In the meantime, we have decided to withdraw the ad until we figure all of this out. We remain committed to and enthusiastic about innovation in digital advertising, but acknowledge—sheepishly—that we got ahead of ourselves. We are sorry, and we're working very hard to put things right.

Update 12:16 p.m.: Gawker's Editor-in-Chief John Cook emails with this clarification, in response to James Del's comment: "I wanted to clarify one thing about James Del's comments. James is absolutely correct that I would invite David Miscavige or any other Scientology representatives to be interviewed either directly by one of my reporters or by our readers on the site. But under no circumstances would I or any of my staff participate in any such interview in a context where Scientology was paying for access to the site."

Update 3:11 p.m.: An Atlantic official with knowledge of the situation spoke with us on condition of anonymity, because she was not authorized to discuss the matter. "The main reason why we chose to take down this particular sponsored post was because of the commenting feature," says the employee. "For the first several hours, the comments were largely positive. But our moderator team was moderating the comments. Many advertisers choose to have comments disabled." But in this case, the comments were enabled, and the Atlantic employee was unsure why.

"What we saw with this subject matter is that people have very strong opinions," the Atlantic official adds. "And when we realized the commenting was being so moderated we realized we had to take a step back and review the policy for moderating comments on these kinds of posts, and to think about whether these kinds of posts should have comments."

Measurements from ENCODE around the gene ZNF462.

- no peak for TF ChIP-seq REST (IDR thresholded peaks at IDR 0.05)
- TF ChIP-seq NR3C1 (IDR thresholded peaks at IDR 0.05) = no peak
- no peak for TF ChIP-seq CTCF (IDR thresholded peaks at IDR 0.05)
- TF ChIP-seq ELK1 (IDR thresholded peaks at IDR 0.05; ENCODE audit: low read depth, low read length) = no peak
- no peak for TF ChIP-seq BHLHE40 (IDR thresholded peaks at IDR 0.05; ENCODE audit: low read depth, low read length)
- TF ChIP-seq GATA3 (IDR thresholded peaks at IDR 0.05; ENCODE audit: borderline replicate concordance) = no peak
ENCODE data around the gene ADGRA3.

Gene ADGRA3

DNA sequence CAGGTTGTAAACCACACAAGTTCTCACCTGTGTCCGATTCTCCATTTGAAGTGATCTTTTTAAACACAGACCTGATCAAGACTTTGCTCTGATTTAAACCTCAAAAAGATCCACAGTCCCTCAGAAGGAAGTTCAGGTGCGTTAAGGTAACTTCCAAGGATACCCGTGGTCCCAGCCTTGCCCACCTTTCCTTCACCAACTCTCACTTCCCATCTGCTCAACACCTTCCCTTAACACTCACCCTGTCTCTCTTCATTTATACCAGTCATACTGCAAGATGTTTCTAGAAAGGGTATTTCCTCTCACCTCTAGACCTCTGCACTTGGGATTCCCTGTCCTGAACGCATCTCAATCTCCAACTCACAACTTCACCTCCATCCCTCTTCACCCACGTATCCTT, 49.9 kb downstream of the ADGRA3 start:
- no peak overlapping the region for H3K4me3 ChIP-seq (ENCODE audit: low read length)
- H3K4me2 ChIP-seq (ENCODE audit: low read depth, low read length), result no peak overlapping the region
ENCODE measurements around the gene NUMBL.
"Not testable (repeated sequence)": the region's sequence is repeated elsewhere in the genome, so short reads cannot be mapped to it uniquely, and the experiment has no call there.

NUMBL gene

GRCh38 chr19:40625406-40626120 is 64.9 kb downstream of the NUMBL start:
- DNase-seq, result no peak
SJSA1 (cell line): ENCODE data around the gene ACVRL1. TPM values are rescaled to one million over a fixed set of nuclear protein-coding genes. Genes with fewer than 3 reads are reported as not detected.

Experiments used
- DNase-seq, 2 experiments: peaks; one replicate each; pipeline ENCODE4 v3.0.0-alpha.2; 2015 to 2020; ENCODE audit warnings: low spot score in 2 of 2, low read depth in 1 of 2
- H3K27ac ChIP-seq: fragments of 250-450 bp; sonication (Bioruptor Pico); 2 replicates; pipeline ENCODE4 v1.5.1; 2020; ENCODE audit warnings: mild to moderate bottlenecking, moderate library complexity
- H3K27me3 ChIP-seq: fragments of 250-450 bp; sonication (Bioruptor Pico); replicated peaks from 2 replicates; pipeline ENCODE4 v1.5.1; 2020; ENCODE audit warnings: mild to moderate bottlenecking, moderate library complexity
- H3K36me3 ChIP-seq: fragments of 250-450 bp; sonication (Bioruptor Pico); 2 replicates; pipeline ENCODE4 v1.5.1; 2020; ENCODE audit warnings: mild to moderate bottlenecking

And we asked The Awl's publisher, John Shankman, what he thinks about sponsored posts (also called "native advertising") in regards to The Awl network of sites. He tells us:

We don't normally run religion based advertisers. Additionally, I think there's an interesting discussion to be had about how to do sponsored content/native advertising right. I think it is possible to get a little caught up in native only being skin (or pixel) deep. It stops at the aesthetic (and distribution) level.

But I think to get native right, we have to go deeper than just surface level and realize production too is critical for success. If we do native as best as possible, the "sponsored content/native advertising" is of the same quality as and feels similarly relevant as the regular scheduled programming. Of course we don't live in a perfect world, but we're all trying to get better.

The advertorial coincides with a high profile book about Scientology from New Yorker writer Lawrence Wright, who published an enthralling profile of Scientology apostate and director Paul Haggis in the magazine two years ago. His new book, Going Clear: Scientology, Hollywood, and the Prison of Belief, reports, among many other things, that Scientology has amassed some $1 billion in liquid assets, more than any other of the major religions. Also, according to a review of the book in The Daily Beast, Wright learned of a Scientology executive "who was physically assaulted by Miscavige’s minions and made to clean a bathroom floor with his tongue."

This screengrab was obtained by one Alexis Madrigal [via TNW]: